Black cadets at West Point say they were subjected to racism and weren't taken seriously when they reported it.
Their testimonies were included in a 40-page policy proposal to address "uprooting the racism that saturates its history" and to remove honors for Confederate soldiers.
Nine former West Point cadets submitted the letter to the academy.
"We encourage you to read this proposal in its entirety in order to understand the prevalence of racism at the Academy and our vision for its elimination," the officers wrote in the letter. "Though we are deeply disturbed, we hold fast to the hope that our Alma Mater will take the necessary steps to champion the values it espouses. Now is the time for action."
The former cadets outlined three core failings: the continued presence of "systemic racism;" and the absence of anti-racism education and "anti-racist space."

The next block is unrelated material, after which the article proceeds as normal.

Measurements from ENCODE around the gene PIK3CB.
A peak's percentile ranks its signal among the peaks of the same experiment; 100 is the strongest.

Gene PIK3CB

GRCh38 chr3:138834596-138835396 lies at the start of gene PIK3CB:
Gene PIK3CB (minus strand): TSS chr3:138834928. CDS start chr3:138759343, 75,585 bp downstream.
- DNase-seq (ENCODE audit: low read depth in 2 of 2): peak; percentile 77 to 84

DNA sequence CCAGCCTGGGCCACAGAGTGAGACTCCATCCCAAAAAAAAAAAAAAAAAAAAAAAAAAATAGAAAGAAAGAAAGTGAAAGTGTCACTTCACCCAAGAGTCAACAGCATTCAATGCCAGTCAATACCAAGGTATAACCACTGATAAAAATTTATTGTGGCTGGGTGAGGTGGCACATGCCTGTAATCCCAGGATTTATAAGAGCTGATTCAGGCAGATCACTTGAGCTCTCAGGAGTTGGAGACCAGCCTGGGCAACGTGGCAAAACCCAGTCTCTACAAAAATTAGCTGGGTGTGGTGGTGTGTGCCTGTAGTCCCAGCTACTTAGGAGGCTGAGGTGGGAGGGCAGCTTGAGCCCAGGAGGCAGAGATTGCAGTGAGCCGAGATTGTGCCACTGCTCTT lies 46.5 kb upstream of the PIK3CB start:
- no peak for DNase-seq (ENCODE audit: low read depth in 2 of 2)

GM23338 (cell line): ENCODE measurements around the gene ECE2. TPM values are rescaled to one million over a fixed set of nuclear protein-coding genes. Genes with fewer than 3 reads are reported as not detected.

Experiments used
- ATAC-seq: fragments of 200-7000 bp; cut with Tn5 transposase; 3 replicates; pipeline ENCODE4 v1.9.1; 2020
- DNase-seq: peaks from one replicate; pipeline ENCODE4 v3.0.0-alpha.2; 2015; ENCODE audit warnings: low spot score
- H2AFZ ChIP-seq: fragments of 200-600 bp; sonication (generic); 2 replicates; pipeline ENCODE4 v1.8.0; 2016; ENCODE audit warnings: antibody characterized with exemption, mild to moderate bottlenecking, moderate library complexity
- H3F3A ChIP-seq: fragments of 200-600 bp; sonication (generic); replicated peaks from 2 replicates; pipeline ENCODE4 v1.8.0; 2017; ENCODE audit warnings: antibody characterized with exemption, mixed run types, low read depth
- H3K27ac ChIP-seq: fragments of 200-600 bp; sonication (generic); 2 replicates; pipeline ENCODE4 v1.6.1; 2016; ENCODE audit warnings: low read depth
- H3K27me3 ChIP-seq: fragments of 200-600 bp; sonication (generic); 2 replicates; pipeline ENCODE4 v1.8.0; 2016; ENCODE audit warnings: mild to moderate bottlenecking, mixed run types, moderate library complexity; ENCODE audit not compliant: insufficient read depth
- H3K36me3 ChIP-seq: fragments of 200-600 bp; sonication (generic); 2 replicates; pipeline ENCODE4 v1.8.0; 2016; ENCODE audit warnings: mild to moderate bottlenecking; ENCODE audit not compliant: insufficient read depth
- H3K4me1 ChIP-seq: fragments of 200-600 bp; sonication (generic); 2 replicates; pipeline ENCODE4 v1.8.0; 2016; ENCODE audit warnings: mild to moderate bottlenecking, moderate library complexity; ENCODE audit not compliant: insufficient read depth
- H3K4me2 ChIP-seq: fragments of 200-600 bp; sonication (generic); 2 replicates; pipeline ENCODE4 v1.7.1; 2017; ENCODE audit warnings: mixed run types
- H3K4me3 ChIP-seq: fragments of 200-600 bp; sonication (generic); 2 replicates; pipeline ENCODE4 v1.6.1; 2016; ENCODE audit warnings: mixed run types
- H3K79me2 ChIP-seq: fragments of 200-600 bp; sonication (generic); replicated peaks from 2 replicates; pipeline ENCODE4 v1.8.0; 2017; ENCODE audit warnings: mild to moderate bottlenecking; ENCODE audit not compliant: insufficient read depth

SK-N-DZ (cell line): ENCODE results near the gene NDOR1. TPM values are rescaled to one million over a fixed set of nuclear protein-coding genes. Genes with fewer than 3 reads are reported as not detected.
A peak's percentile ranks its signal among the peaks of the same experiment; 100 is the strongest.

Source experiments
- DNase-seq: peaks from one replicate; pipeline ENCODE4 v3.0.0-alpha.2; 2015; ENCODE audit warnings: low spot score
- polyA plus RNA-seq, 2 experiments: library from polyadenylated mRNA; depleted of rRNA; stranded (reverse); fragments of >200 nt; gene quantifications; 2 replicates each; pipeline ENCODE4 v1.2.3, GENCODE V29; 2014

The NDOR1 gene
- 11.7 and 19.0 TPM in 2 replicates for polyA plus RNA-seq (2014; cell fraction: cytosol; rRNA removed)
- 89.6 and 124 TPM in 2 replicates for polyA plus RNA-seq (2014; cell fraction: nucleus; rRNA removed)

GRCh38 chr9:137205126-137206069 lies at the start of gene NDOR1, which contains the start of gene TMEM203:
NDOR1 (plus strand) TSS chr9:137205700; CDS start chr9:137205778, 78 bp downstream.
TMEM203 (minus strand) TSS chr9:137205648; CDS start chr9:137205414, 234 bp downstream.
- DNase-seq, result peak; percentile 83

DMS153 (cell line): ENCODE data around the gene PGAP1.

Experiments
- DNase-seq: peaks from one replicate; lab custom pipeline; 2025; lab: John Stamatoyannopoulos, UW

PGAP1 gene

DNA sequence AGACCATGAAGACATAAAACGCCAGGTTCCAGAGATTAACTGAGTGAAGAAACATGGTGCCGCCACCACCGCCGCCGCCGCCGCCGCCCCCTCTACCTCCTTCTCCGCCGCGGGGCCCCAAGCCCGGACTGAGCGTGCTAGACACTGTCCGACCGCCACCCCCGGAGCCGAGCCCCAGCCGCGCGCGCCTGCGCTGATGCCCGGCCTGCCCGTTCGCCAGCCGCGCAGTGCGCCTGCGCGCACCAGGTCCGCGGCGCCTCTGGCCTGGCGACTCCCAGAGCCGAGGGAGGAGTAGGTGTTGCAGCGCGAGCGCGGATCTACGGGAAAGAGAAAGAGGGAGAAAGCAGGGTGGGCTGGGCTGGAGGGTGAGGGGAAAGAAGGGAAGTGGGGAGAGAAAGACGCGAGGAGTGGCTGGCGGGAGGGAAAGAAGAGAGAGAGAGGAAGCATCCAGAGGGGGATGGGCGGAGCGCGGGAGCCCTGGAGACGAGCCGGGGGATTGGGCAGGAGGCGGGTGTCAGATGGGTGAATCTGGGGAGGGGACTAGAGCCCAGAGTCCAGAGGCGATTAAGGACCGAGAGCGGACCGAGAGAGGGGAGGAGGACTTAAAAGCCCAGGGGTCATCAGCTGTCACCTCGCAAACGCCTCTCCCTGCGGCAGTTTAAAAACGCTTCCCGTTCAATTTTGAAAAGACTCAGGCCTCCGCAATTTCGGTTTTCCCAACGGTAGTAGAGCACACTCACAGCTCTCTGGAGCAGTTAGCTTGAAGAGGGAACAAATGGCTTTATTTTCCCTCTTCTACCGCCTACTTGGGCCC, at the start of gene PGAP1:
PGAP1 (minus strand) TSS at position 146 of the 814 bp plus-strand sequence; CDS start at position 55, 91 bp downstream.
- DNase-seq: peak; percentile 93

The proposal offered solutions, including hiring a full-time diversity chair; the creation of a mandatory class that teaches "the intersection between race, ethnicity, gender, and class;" launching an investigation of West Point's donors who may have had ties to white supremacist organizations; and the removal of "all names, monuments, and art honoring or venerating Confederate figures."
The military academy has symbols honoring Confederate leaders and while efforts to rename the barracks were spearheaded and the campaign has gained momentum amid the Black Lives Matter movement throughout the country.
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